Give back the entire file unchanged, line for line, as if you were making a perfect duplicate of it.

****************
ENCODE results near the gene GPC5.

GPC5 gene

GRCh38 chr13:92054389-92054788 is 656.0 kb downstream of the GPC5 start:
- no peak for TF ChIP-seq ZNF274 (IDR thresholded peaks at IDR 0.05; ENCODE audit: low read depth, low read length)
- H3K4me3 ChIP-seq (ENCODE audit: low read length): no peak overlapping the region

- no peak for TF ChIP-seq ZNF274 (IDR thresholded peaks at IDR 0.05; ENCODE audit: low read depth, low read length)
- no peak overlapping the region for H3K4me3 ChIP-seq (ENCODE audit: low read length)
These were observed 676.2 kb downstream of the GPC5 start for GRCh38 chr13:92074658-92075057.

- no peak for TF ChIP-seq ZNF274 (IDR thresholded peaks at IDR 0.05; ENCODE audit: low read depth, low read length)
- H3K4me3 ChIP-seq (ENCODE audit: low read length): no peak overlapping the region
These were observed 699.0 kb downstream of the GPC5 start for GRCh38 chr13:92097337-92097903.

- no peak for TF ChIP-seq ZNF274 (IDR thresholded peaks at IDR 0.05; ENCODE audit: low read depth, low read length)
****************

ENCODE results near the gene GPC5.

GPC5 gene

GRCh38 chr13:92054389-92054788 is 656.0 kb downstream of the GPC5 start:
- no peak for TF ChIP-seq ZNF274 (IDR thresholded peaks at IDR 0.05; ENCODE audit: low read depth, low read length)
- H3K4me3 ChIP-seq (ENCODE audit: low read length): no peak overlapping the region

- no peak for TF ChIP-seq ZNF274 (IDR thresholded peaks at IDR 0.05; ENCODE audit: low read depth, low read length)
- no peak overlapping the region for H3K4me3 ChIP-seq (ENCODE audit: low read length)
These were observed 676.2 kb downstream of the GPC5 start for GRCh38 chr13:92074658-92075057.

- no peak for TF ChIP-seq ZNF274 (IDR thresholded peaks at IDR 0.05; ENCODE audit: low read depth, low read length)
- H3K4me3 ChIP-seq (ENCODE audit: low read length): no peak overlapping the region
These were observed 699.0 kb downstream of the GPC5 start for GRCh38 chr13:92097337-92097903.

- no peak for TF ChIP-seq ZNF274 (IDR thresholded peaks at IDR 0.05; ENCODE audit: low read depth, low read length)